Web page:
Top Trump immigration official downplays impact of 'public charge' proposal

Top Trump immigration official downplays impact of 'public charge' proposal

The Trump administration’s top immigration official downplayed the attempted impact of a new proposal that would restrict green cards and visas for immigrants who use public benefits.

Francis Cissna, director of U.S. Citizenship and Immigration Services, said the proposed “public charge” rule is very specific in the scope of benefits it targets, and the number of immigrants who are eligible for those benefits, or who could become eligible for those benefits, is limited.

“The population of aliens in this country who are eligible to receive public benefits ... is tiny,” Cissna said, referring to the Clinton-era welfare reform law, in a speech at Georgetown University Law Center.

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The 1996 Welfare Reform Act cut the number of programs immigrants are eligible for, and limited access to those programs to a smaller set of immigrants.

Cissna said the proposal, which was first announced in late September, will be officially published in the Federal Register and open for comment very soon, “within days.”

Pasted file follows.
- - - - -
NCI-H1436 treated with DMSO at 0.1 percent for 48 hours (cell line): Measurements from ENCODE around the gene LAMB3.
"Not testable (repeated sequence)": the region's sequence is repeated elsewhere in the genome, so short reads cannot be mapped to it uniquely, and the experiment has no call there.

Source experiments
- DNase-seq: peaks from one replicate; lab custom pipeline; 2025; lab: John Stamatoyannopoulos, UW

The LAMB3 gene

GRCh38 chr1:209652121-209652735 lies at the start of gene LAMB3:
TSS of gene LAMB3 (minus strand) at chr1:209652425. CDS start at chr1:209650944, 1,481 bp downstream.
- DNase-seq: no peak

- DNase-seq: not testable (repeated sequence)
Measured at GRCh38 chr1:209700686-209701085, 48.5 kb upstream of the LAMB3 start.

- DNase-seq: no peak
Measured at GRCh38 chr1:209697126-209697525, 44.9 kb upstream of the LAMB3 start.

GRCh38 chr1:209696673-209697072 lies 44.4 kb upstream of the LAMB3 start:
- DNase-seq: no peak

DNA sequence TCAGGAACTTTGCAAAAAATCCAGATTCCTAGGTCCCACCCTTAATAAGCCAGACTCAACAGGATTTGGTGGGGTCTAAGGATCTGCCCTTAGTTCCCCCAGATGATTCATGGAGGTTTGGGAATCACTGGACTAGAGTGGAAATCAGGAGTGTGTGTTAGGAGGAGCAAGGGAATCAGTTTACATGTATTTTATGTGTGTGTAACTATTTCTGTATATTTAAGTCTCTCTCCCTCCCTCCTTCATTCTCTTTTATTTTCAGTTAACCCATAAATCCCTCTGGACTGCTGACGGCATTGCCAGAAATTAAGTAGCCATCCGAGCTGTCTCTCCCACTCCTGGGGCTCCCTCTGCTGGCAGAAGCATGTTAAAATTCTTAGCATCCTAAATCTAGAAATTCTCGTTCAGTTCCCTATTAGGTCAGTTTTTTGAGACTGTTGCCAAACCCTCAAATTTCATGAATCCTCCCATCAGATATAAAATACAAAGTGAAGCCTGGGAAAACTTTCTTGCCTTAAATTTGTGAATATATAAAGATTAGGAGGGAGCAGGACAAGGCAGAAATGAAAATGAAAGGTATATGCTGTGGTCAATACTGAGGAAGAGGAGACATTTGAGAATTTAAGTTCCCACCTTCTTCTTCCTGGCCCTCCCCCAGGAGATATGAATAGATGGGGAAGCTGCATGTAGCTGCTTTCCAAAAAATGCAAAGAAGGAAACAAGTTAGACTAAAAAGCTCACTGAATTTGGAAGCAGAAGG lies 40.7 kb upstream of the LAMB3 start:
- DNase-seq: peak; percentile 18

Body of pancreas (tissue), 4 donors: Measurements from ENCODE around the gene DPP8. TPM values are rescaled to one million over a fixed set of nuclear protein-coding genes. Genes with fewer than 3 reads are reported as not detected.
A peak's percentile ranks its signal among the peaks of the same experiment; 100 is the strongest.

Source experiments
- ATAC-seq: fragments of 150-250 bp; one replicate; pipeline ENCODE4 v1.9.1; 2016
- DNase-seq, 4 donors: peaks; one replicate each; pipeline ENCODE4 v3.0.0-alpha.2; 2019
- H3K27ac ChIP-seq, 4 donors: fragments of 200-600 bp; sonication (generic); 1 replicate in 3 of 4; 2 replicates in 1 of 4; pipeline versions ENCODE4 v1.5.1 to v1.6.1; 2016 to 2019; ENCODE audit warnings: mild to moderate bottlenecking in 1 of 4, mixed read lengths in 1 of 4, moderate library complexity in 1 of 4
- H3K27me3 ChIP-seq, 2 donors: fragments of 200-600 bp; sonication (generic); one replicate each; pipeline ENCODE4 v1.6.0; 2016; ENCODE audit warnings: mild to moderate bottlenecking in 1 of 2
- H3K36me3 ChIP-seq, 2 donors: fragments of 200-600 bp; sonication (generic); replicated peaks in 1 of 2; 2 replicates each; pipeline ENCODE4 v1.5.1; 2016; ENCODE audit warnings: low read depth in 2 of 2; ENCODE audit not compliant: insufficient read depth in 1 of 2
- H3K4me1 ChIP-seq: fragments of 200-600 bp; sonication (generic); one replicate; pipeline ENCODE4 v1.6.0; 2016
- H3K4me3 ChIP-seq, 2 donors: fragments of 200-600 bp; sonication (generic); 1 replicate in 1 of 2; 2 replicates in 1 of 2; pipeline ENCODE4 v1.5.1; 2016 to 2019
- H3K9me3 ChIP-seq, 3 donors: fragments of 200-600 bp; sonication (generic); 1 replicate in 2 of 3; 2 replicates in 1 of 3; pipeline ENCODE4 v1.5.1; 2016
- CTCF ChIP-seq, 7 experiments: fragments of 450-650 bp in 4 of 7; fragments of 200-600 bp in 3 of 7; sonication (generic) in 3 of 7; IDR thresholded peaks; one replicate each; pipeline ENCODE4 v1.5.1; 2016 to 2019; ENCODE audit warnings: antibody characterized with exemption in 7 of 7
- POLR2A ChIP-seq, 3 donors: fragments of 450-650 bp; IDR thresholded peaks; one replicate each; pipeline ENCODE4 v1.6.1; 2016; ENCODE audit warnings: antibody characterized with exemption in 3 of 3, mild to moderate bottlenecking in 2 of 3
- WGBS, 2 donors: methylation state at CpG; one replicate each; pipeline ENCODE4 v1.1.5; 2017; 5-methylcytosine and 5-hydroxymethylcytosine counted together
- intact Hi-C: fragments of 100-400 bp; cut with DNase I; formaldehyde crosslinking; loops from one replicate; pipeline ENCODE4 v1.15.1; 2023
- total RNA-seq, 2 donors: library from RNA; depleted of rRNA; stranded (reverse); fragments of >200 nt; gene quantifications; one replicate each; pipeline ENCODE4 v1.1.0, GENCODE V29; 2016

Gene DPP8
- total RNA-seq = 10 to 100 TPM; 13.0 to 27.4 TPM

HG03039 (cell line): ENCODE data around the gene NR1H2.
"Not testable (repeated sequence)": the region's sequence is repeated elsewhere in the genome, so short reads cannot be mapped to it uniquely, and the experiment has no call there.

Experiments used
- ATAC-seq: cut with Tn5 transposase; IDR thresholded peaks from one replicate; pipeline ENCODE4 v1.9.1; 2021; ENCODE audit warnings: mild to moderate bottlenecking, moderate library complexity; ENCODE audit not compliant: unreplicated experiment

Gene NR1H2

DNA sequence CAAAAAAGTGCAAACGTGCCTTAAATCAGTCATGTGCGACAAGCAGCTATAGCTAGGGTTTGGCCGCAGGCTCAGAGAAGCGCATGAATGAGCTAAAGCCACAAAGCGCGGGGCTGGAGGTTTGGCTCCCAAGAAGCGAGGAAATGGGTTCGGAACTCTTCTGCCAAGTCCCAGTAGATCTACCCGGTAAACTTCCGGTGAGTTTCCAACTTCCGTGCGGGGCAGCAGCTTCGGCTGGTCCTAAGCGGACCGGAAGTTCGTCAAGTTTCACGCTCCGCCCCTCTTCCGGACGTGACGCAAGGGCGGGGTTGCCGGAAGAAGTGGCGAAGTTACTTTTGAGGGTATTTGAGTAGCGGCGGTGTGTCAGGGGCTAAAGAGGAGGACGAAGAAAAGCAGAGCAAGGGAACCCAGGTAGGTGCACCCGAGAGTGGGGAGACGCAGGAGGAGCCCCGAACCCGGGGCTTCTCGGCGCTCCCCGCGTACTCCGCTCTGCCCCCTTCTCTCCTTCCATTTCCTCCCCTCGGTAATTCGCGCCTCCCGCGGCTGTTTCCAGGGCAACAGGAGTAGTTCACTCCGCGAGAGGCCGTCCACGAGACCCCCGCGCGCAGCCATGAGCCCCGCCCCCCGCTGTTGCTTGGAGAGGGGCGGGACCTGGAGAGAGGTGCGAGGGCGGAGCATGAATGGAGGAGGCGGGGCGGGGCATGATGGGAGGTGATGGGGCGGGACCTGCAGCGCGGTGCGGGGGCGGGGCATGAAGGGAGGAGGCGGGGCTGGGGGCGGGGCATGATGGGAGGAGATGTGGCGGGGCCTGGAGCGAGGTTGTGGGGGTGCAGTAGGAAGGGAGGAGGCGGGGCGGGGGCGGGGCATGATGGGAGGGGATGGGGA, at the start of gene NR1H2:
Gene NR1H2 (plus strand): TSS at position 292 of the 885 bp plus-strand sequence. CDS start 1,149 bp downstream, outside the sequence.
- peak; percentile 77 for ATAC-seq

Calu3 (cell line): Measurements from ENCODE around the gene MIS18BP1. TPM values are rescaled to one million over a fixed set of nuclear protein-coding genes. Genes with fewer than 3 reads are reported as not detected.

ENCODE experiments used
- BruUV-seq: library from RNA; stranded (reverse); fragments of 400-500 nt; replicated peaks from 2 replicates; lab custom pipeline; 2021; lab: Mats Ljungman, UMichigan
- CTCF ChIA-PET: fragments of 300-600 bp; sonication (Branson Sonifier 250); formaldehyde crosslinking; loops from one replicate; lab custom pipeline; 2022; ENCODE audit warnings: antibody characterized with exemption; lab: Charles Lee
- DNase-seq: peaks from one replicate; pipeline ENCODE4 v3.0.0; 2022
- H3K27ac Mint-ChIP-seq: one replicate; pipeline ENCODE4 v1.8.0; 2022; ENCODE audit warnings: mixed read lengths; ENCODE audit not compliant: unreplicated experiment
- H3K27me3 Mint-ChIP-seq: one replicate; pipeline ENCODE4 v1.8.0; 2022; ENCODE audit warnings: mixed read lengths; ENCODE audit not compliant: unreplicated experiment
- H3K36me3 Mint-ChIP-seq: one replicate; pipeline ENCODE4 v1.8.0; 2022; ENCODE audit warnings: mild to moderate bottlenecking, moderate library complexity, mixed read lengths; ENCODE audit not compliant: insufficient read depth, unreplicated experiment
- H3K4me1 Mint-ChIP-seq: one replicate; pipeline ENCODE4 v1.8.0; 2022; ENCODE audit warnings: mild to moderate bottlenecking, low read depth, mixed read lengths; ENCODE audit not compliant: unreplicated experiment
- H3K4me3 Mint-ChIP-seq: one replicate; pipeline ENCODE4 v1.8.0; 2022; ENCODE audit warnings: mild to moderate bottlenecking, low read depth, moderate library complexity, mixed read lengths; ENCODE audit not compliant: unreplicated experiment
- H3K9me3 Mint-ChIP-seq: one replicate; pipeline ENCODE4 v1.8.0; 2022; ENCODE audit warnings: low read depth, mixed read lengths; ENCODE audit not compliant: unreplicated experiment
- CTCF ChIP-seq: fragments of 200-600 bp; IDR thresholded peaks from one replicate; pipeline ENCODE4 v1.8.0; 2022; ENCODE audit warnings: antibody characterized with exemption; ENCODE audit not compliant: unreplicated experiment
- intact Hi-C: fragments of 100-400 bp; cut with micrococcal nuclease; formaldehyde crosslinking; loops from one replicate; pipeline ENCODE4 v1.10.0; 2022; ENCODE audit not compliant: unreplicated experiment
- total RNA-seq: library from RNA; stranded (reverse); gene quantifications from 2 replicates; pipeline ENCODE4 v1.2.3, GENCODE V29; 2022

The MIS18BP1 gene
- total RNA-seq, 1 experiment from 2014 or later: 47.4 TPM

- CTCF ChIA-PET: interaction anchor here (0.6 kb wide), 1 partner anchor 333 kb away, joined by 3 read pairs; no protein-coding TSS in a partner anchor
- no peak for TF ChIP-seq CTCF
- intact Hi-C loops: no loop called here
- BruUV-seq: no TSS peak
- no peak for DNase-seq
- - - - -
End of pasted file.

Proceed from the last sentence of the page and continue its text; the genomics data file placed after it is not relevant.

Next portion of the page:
The proposal would allow immigration officials to refuse admission and deny extensions to those who might become “public charges.” The list of benefits that would be considered include Medicaid, the Medicare Part D Low-Income Subsidy Program, the Supplemental Nutrition Assistance Program (SNAP) and several housing programs.

Cissna said the proposal is necessary because there currently is no real definition of “public charge” and noted that self-sufficiency has always been a component of U.S. immigration policy.

However, critics say the proposal represents the latest effort by the administration to crack down on legal immigration as part of a strategy to tighten the border. They argue many immigrants will be afraid to use benefits they are eligible for, including health care. 

Cissna said there’s a specific list of benefits described in the proposal and urged people not to panic.

“There should not be a mad rush to unsubscribe from all benefits. That is unwarranted, I think,” Cissna said. "People should look carefully at the proposed rule to see exactly, truly what we're looking at when we're making that assessment.”

The administration estimated the rule would affect about 382,000 people per year.

Updated at 4:50 p.m.